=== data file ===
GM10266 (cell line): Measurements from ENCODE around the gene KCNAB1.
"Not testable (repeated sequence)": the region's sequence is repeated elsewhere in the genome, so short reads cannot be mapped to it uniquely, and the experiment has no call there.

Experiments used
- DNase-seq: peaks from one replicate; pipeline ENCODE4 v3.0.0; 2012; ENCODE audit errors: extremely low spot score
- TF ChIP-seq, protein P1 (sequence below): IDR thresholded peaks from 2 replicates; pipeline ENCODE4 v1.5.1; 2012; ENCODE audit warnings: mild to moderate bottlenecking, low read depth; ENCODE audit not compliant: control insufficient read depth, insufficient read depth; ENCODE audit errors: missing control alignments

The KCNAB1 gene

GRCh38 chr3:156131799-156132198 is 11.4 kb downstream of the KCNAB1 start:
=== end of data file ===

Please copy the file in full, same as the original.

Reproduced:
GM10266 (cell line): Measurements from ENCODE around the gene KCNAB1.
"Not testable (repeated sequence)": the region's sequence is repeated elsewhere in the genome, so short reads cannot be mapped to it uniquely, and the experiment has no call there.

Experiments used
- DNase-seq: peaks from one replicate; pipeline ENCODE4 v3.0.0; 2012; ENCODE audit errors: extremely low spot score
- TF ChIP-seq, protein P1 (sequence below): IDR thresholded peaks from 2 replicates; pipeline ENCODE4 v1.5.1; 2012; ENCODE audit warnings: mild to moderate bottlenecking, low read depth; ENCODE audit not compliant: control insufficient read depth, insufficient read depth; ENCODE audit errors: missing control alignments

The KCNAB1 gene

GRCh38 chr3:156131799-156132198 is 11.4 kb downstream of the KCNAB1 start: